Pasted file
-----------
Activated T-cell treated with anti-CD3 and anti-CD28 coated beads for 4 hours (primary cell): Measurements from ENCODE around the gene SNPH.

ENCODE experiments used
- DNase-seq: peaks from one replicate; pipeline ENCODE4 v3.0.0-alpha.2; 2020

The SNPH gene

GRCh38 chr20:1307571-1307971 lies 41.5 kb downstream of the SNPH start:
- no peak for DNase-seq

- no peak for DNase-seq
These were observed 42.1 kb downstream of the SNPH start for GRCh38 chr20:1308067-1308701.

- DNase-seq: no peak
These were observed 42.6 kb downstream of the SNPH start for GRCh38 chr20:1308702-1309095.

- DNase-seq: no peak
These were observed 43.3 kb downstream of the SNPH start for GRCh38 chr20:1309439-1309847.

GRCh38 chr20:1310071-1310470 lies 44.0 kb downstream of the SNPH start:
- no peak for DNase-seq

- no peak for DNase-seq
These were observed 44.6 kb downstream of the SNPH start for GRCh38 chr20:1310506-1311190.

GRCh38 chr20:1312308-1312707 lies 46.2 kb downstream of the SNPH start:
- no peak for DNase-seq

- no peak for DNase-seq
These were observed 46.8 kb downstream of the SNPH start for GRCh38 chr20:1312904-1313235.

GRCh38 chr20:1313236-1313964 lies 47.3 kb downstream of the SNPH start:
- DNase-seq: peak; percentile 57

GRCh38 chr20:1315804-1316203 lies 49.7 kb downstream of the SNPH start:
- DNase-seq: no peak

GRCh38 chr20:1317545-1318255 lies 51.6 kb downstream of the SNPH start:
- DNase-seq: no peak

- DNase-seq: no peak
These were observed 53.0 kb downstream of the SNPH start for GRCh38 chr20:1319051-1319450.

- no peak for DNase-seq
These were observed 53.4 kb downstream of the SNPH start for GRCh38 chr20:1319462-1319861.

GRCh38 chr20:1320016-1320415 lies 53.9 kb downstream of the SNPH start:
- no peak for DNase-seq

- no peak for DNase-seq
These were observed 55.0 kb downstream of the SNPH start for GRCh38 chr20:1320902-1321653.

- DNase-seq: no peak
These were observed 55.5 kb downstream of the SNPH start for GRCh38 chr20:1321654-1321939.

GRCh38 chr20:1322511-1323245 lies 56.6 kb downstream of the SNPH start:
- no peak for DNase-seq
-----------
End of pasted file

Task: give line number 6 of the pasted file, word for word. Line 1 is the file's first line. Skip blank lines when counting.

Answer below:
- no peak for DNase-seq